The WGI ranks Brazil, Malaysia, South Africa and Thailand high on both upholding the rule of law and exercising control of corruption. India edges in only into the Rule of Law category in this ranking. But good performance in the WGI has not helped Malaysia, South Africa and Thailand curb illicit flows which are high, relative to GDP. In comparison, China and India with lower ratings in the WGI have far lower illicit outflows relative to GDP.
Similarly, Pakistan and Indonesia have minimal illicit outflows relative to GDP but score very low in the WGI index. This conundrum illustrates the need to further refine both the GFI and WGI assessments in the context of tangible results and outcomes of good governance.
The trend going forward
GFI estimates that the aggregate outflow of illicit money for the set of 149 countries grew at 6.5 per cent per annum during the period 2004-2013 - more than double the rate of economic growth. This is worrisome because it illustrates a looser than desirable link between growth and tax revenues. If economic growth is leaky and does not boost tax revenues in developing countries, achieving social protection and human development targets can be severely compromised. Is India sliding down this slippery slope?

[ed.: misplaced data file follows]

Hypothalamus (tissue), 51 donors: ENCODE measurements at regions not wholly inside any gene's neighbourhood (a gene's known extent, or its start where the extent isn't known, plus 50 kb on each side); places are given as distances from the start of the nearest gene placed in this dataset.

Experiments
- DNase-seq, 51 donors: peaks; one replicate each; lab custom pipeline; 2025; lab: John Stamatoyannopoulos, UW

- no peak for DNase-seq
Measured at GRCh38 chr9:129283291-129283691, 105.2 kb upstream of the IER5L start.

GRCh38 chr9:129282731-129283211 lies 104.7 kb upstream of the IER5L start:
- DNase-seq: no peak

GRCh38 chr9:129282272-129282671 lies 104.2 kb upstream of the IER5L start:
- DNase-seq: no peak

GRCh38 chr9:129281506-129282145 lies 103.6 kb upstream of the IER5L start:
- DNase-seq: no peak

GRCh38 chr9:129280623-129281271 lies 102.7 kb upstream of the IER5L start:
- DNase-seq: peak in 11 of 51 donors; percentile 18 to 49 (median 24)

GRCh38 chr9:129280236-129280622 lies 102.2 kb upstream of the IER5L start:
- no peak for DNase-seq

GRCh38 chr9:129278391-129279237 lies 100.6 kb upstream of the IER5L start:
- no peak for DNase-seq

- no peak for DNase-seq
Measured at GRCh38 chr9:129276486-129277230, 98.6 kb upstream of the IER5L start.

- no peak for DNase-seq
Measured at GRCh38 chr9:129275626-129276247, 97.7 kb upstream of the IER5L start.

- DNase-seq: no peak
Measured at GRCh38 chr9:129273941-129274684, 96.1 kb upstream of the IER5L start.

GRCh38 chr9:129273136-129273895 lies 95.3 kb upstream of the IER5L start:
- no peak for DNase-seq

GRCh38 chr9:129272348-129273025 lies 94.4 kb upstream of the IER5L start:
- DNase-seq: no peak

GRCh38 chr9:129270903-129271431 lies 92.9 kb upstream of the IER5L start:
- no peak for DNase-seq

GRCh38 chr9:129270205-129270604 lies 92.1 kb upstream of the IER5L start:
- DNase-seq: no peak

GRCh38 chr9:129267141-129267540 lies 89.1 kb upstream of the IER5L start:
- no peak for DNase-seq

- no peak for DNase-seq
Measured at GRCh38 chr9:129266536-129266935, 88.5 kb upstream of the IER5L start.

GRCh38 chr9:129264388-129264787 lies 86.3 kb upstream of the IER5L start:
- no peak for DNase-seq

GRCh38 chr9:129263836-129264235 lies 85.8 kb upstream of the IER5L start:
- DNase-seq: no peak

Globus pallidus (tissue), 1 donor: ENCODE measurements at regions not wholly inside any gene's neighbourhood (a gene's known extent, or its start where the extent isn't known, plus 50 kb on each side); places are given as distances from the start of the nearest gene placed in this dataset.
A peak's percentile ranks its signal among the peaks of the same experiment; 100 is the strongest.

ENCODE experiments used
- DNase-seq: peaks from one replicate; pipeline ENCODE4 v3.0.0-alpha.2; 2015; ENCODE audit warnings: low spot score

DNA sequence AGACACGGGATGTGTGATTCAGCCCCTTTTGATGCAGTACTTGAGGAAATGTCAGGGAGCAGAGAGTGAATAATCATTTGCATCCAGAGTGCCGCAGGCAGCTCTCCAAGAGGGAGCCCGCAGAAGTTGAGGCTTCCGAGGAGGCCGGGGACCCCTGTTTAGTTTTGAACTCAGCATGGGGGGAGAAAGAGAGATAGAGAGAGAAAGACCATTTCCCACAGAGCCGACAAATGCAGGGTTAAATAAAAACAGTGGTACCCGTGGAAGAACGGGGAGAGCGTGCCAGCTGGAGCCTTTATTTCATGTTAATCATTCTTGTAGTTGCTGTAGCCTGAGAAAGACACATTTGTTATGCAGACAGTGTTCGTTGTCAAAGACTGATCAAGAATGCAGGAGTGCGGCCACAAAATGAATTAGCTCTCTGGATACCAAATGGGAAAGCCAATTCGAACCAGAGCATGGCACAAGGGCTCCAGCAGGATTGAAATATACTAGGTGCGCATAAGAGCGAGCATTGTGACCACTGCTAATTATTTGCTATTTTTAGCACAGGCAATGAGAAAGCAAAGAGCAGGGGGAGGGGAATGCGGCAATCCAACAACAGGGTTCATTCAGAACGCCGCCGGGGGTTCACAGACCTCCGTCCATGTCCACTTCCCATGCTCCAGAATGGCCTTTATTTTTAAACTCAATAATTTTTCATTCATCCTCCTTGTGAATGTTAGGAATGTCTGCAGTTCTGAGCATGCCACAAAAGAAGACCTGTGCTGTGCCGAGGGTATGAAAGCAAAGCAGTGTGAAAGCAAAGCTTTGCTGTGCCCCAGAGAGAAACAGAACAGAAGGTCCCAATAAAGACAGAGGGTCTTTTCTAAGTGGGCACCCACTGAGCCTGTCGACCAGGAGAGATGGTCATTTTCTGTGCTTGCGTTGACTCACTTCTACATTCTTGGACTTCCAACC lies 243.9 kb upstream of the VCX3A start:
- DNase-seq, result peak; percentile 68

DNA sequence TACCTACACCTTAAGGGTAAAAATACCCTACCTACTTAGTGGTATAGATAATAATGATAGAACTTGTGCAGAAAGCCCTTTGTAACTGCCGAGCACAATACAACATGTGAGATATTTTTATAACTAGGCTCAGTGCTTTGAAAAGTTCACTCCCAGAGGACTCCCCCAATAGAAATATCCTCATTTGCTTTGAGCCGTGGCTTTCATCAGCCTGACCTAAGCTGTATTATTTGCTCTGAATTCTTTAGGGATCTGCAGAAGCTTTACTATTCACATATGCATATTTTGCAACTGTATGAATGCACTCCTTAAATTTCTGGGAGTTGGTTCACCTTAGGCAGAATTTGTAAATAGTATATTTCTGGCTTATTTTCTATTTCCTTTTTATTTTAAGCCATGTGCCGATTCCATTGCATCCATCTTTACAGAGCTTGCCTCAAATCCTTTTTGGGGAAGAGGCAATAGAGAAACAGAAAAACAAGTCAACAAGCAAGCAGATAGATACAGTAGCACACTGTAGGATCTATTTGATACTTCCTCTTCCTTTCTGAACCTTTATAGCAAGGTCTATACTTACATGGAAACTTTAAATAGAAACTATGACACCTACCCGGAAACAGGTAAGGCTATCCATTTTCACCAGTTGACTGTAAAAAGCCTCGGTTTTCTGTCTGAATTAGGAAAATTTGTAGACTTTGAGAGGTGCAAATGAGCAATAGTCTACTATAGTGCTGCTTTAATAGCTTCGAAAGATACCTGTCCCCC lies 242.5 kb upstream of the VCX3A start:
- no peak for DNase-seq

In India, illicit outflows more than doubled overnight from $29 billion in 2009 to $70 billion in 2010. During the period 2010 to 2013 - the latest year for which data is available - it averaged $83 billion per year or around 4 per cent of GDP. This period coincides with the second term of the United Progressive Alliance government, which was marked by serial scams in telecom and coal. But whilst it is tempting to deduce a causal relationship between the two, this is difficult to substantiate.
What we do know is that we need better tools to monitor, in real decision time, the origin, magnitude and direction of illicit outflows, which are a vital red flag for poor governance. Achieving this is closely linked to professionalizing the government and rapidly digitizing the economy and government processes. We are doing far more on the latter, than on the former. This could be a costly and careless error. Till advanced robotics and artificial intelligence kick in sometime around 2030, the effectiveness of government servants will continue to matter.